The trends you see here include the impact of dividends paid and assume the receipts are being reinvested back into the portfolios. Obviously, this is a non-issue for the red line, since the companies in that portfolio don’t pay dividends. And we’d expect the blue line to be higher since it includes dividend receipts – or not. The anti-dividend crowd carries on about how dividends don’t help shareholders, and the 1/10 article in particular claims dividends don’t make any difference at all. If they are correct, the non-dividend companies should have been able to use the retained-and-reinvested cash to generate at least as much wealth as that which the dividend-payer portfolio produced. That didn’t happen. The extra corporate wealth retained by the non-dividend payers did not find its way into the market values of the companies. Where did it go? I’ll be darned if I know.
One might argue that by focusing on S&P 500 companies, I rigged the test. It might be suggested that aside from a few flukes like Apple, growth companies, those that most ought to be retaining and reinvesting all their profits, tend to be smaller. OK. I’ll bite. Figure 2 shows backtest results for comparable screens created for non-financial companies included in the Russell 2000.
So where is the shareholder wealth created by reinvested profits? I’ll be darned if I know.
Bear in mind that to make it onto either dividend payer screen, the company just had to pay something. A minimal payout and a yield of 0.01% would have sufficed. So it would probably not be accurate to see this as a study of the mathematical impact of dividends on shareholder wealth. View it instead as a study of the impact of one aspect of corporate governance; a recognition of the legitimacy of dividends as way to deal with corporate profit. The dividend-payer lists include many firms that reinvest quite heavily: But these are firms that are more likely to reinvest based on thoughtful assessments (which sometimes turn out right and other times, wrong) of reinvestment opportunities, as opposed to perpetual knee-jerk refusals to consider dividends.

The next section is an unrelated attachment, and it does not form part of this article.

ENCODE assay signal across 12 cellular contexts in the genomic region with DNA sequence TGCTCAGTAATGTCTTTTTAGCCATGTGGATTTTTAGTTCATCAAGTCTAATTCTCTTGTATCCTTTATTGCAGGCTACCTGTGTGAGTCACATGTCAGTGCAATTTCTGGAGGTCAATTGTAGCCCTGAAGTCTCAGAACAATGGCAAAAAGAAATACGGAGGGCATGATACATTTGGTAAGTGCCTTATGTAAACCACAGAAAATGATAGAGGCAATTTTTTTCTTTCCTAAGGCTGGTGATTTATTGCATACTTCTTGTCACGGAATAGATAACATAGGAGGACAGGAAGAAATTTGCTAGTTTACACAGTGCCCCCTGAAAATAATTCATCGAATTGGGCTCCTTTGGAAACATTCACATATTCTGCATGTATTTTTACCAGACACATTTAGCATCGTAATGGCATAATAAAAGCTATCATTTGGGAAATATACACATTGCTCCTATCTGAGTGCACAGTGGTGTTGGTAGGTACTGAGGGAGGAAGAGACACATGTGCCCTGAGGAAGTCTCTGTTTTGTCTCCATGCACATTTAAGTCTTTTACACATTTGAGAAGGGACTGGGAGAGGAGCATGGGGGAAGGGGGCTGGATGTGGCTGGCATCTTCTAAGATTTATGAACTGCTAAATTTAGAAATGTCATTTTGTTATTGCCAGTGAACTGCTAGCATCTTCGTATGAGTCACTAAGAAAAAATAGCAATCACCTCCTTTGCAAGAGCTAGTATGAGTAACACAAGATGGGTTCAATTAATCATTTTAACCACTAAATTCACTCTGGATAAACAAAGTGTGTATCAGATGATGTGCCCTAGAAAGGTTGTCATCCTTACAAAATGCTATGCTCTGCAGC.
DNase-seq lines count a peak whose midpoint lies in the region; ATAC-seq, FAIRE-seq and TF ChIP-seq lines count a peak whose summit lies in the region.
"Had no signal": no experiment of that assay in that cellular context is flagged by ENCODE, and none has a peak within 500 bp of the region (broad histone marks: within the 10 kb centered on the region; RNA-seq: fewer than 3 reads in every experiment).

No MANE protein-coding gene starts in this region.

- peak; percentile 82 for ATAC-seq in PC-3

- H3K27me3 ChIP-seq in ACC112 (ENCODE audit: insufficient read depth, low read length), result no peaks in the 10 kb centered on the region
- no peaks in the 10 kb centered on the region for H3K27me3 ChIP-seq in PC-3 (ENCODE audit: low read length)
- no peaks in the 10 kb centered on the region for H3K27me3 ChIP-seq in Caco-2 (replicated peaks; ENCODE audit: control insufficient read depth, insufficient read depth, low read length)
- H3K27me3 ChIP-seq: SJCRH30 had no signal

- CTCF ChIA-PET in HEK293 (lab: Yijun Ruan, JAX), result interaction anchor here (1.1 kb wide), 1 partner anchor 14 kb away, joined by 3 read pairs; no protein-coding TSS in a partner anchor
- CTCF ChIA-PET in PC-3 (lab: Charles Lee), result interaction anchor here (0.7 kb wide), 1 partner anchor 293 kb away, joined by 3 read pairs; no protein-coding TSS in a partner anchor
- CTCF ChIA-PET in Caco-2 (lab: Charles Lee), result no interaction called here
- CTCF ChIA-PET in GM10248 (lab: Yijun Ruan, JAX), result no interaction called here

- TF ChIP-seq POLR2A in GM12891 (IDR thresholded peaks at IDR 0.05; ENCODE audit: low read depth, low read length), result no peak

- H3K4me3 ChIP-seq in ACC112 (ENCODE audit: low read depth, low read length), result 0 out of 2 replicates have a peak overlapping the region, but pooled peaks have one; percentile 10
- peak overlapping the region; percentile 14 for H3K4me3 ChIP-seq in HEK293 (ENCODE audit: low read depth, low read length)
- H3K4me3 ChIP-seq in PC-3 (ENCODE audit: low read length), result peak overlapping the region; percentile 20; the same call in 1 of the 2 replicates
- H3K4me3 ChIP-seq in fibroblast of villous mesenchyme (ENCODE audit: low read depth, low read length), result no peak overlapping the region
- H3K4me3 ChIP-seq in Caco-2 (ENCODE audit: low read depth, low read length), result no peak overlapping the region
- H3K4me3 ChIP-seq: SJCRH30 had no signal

The differences here are not vast but they are meaningful. If the anti-dividend crowd is right, the red lines should be at least equal, in height, to the blue lines and depending on which dividend-hater you ask, it might even be reasonable to expect the red lines to be higher. If a company hangs onto all of its profit paying zero to owners, it ought to be able to reinvest profitably enough to at the very least put owners on an even keel with where they might be had they received some payments. If company can’t accomplish that, something is wrong.
This doesn’t mean you should avoid zero-dividend companies. As noted, I own shares in many such firms. But my decisions were based on case-by-case fundamental analysis and a belief that they face the kinds of opportunities that warrant re-investment. I also own many income-oriented stocks. There’s plenty of room in the world, and in the portfolios of many investors, for both kinds of firms. What needs to be eliminated is doctrinaire nonsense such as we’ve been seeing lately from the dividend-haters. Or if we can’t eliminate it (which, actually, is the case since we value free speech), at least I encourage readers to develop intellectual armor to refrain from allowing such gibberish to influence their investment decisions.